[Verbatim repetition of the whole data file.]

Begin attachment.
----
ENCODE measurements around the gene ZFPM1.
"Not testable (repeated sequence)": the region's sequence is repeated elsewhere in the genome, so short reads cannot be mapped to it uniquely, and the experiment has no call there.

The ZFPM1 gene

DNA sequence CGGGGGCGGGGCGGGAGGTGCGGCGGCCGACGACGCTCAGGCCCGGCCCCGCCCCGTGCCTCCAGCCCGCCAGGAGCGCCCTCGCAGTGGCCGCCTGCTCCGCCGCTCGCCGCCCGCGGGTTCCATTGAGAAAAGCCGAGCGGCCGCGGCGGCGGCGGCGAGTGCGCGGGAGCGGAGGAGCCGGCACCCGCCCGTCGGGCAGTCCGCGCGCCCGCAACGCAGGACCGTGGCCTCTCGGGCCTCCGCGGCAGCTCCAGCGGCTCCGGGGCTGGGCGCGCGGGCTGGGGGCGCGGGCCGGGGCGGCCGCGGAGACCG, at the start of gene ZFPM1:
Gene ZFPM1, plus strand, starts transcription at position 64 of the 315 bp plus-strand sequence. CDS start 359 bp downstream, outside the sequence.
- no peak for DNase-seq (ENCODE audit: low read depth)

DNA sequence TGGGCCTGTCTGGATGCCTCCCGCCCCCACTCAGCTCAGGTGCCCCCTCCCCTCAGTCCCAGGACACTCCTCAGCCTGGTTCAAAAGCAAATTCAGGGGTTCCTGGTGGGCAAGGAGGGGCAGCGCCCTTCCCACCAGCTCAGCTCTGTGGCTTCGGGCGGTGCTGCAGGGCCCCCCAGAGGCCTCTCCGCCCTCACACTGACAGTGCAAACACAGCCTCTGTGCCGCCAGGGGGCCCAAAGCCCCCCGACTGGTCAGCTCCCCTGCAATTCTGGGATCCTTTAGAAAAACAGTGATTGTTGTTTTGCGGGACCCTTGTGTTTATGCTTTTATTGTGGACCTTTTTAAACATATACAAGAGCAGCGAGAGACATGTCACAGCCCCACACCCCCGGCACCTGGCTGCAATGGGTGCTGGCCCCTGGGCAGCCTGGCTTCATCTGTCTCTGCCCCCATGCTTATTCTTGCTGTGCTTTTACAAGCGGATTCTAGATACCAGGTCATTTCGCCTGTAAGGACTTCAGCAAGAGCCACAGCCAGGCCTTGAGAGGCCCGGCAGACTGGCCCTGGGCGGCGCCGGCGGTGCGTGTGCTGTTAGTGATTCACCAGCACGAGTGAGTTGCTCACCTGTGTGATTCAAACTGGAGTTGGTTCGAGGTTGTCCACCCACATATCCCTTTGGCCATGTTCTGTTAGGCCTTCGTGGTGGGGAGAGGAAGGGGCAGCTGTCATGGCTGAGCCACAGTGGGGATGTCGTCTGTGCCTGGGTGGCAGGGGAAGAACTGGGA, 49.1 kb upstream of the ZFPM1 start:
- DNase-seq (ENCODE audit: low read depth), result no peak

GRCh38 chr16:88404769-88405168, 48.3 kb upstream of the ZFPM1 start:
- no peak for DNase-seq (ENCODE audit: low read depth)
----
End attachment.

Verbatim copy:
ENCODE measurements around the gene ZFPM1.
"Not testable (repeated sequence)": the region's sequence is repeated elsewhere in the genome, so short reads cannot be mapped to it uniquely, and the experiment has no call there.

The ZFPM1 gene

DNA sequence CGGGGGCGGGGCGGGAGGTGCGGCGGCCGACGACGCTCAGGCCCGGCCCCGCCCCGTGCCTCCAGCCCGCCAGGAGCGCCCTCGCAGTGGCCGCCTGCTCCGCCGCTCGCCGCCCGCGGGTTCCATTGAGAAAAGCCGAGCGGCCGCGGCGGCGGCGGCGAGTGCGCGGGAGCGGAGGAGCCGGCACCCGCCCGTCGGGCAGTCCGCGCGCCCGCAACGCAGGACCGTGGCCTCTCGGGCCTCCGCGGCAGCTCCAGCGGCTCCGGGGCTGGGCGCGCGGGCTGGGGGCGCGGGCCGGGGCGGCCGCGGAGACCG, at the start of gene ZFPM1:
Gene ZFPM1, plus strand, starts transcription at position 64 of the 315 bp plus-strand sequence. CDS start 359 bp downstream, outside the sequence.
- no peak for DNase-seq (ENCODE audit: low read depth)

DNA sequence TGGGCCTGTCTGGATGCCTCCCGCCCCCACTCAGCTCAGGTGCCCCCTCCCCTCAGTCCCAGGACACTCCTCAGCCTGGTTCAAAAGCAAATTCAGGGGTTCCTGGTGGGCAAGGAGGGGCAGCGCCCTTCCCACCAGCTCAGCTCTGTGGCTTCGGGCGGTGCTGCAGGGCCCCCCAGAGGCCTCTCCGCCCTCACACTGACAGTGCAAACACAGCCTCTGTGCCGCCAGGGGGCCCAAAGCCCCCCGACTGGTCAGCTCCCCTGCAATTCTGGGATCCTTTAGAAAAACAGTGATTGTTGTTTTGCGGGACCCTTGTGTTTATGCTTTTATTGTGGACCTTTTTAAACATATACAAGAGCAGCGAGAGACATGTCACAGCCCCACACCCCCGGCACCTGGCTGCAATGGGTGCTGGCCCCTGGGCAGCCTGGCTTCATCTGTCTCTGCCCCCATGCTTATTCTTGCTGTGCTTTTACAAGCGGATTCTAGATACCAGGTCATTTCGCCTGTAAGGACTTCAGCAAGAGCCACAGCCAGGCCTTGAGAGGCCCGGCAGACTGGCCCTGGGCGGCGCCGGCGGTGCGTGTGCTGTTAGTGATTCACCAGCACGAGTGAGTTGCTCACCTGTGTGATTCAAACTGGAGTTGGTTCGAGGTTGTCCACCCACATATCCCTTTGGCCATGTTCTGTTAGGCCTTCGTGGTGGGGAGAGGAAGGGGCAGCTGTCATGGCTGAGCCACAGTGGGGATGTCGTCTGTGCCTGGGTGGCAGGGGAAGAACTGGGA, 49.1 kb upstream of the ZFPM1 start:
- DNase-seq (ENCODE audit: low read depth), result no peak

GRCh38 chr16:88404769-88405168, 48.3 kb upstream of the ZFPM1 start:
- no peak for DNase-seq (ENCODE audit: low read depth)